The woman in Hitler’s bathtub, and other stories

Helen Exner

In her 1999 book The Women Who Wrote the War, author Nancy Caldwell Sorel tells the stories of a dozen women reporters who dodged bullets and defied orders to scoop their competitors during World War II. With an attentive eye to historical detail, Sorel skillfully weaves multiple narratives of women based in the European and Pacific theaters to reveal a new perspective of the “good war.”

Nearly all of the women in the book reported as officers of the U.S. army, but not all were Americans. Several entered journalism at small-town newspapers, moving on to Columbia Journalism School or larger publications like the New York Herald Tribune or Life magazine. A few women were born in Germany or Russia, and most found their way into the U.S. press corps by writing for bureaus in Berlin, Paris, or London.

All of them wanted a piece of the biggest story of the century, and those fortunate enough to obtain the necessary military papers became members of the Women’s Auxiliary Army Corps (WAAC), becoming known as “Wacs.” The correspondents held the rank of “captain” so that if they were captured by the enemy, they would not be viewed as spies. Sorel notes that the rank, while only symbolic, meant a lot to these women because it made them look and feel professional.

Several women had reported on the Spanish civil war in the 1930s, and a few had covered conflicts in previous decades. But by 1942, when the U.S. entered the war, woman correspondents faced resistance from military commanders forced to put up with them and male reporters who resented women invading their realm. Woman reporters were not welcome, as several executive orders from Generals Patton and MacArthur made clear. Once they arrived in Europe, and later the Pacific, these women had to maneuver through strict military regulations to get their stories.

All reporters had certain rules to follow, but woman reporters faced even more red tape in various forms. They were restricted from reporting near the front, while male reporters usually could slip through. Military commanders worried about the heat they’d have to take if a woman was killed in action.

Despite the risks to their careers, and often, to their lives, the most successful reporters got their stories by bending or breaking regulations. Women who were audacious enough to break the rules often paid the price by losing their official accreditation, thus barring them from reporting for weeks or months. It was these women who witnessed pivotal events of the war, often scooping the entire press corps, to the chagrin of many male reporters.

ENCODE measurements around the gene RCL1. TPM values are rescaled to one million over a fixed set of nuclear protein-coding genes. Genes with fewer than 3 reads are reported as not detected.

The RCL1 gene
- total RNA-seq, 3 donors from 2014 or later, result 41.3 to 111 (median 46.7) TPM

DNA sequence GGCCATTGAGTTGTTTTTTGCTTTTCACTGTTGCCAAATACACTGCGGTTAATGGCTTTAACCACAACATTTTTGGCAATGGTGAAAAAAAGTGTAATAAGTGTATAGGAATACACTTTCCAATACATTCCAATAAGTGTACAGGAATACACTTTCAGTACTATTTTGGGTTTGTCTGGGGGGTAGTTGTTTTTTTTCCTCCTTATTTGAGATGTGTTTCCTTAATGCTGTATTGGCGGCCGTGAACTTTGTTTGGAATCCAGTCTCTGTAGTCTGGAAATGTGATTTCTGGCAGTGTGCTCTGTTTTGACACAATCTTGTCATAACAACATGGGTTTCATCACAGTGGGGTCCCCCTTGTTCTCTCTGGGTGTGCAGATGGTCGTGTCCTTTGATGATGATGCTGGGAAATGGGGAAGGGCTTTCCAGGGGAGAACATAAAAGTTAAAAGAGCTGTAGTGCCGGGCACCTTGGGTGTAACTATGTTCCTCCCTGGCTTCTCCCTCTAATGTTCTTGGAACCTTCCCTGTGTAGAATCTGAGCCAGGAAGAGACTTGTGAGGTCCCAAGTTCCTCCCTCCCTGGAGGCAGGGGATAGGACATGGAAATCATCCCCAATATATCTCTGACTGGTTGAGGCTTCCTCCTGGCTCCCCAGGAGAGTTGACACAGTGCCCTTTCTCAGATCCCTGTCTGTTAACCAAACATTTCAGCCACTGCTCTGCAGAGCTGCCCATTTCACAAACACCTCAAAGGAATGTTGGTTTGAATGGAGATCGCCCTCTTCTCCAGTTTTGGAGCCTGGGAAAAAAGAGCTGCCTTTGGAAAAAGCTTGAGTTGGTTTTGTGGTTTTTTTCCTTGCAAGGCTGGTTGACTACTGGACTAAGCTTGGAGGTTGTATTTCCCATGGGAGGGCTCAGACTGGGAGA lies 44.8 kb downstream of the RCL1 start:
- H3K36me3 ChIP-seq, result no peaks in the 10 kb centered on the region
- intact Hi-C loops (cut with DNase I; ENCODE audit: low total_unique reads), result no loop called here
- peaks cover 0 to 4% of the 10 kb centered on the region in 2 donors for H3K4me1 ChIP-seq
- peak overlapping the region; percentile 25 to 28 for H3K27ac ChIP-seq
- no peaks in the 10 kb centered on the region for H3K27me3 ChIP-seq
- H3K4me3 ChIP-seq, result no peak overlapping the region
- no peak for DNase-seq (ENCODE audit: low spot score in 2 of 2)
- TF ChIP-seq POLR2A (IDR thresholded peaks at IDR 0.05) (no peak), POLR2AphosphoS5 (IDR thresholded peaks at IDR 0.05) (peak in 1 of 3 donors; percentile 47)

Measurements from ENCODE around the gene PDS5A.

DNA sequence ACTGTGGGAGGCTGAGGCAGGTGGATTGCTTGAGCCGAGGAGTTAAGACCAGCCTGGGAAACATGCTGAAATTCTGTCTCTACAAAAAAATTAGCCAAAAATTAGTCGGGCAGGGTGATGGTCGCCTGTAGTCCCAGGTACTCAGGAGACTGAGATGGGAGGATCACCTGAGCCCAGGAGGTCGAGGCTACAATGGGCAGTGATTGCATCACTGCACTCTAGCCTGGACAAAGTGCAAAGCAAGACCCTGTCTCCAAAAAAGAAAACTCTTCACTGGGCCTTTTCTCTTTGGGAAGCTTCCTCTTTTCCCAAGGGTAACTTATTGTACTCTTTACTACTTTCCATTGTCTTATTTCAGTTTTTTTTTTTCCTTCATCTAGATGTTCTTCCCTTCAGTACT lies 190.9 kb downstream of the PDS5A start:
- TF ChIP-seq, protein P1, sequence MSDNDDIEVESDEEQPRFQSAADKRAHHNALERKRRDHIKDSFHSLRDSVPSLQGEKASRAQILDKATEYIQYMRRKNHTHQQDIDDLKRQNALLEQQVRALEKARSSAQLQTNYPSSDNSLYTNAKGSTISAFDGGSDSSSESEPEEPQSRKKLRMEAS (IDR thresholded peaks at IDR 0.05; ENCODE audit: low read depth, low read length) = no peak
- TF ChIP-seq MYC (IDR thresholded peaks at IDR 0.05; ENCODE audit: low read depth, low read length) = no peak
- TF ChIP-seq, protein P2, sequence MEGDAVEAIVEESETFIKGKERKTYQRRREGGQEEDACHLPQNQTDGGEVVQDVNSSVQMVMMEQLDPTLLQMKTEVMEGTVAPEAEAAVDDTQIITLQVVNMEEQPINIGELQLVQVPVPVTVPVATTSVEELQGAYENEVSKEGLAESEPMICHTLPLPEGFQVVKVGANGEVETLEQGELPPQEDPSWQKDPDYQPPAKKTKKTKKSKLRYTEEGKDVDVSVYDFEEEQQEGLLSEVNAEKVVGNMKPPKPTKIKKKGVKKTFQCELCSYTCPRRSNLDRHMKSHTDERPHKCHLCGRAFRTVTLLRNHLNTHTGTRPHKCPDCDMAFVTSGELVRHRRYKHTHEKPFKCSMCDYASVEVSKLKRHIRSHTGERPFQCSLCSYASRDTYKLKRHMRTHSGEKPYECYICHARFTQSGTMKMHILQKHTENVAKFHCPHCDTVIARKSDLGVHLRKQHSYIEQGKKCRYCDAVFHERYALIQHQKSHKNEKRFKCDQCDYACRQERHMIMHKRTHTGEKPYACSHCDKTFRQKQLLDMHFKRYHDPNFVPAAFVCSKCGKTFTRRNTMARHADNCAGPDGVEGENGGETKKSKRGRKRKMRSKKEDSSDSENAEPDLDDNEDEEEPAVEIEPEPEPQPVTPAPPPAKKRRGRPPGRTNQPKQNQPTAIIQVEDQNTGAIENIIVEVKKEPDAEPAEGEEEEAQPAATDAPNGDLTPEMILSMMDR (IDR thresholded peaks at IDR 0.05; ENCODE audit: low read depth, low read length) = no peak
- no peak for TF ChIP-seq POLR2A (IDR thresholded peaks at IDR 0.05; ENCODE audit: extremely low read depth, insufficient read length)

Margaret Bourke-White, the famous Life magazine photojournalist, was the only reporter present when the Nazis invaded the USSR on June 22, 1941. Lee Miller, single-handedly covered the battle for Saint-Malo, a French seaside town under siege in August 1944. Patton’s troops had secured Brittany’s entire northern coast except for this town; she later wrote gleefully, “I was the only photographer for miles around and I now owned a private war.”

Like the GIs who featured so often in their stories, woman reporters carried their own weight, lugging heavy typewriters and writing supplies. They contradicted the conventional wisdom that women were too fragile for war. Bourke-White always carried five cameras and several cartons of film. Dickey Chapelle, an ambitious 25-year-old photographer from Milwaukee, managed to sneak into Iwo Jima’s front via a transport ship only after spending several months photographing gory amputations and surgery.

Although woman reporters proved their courage and toughness many times, many of them still enjoyed the attention paid to them by exhausted, wounded soldiers overjoyed to see an American woman. They were serious professionals, but after long months spent eating K-rations, more than a few of the women grabbed the chance to dress up and eat in style. One woman managed to keep her brunette locks dyed blonde through the duration of the war. Not surprisingly, some male colleagues accused women of seducing their interview subjects with their feminine wiles. One man complained loudly during a makeshift Christmas dance, “Can I dance with a GI? Can you? Course not. But that’s the way a dame gets stories.”

This book’s only failing is its attempt to tell so many stories, a problem that Sorel acknowledges in her preface. She wants readers to appreciate the range of her subjects’ talents and achievements, but even at 398 pages, the book cannot fully explore the lives of these intriguing women. At best, Sorel can only introduce us to them and to their writing, which she presents in lengthy excerpts, allowing the women to tell the story in their own words.

Still, their articles from various fronts–in Guam, the Philippines, Paris, Czechoslovakia, Berlin–more than compensate for the occasional disjointedness. The author pieces together the women’s personal tales in lucid prose that doesn’t glorify the women. She notes their personal failings and biases, yet still leaves the reader astonished at their tenacity and dedication to the task of reporting the war.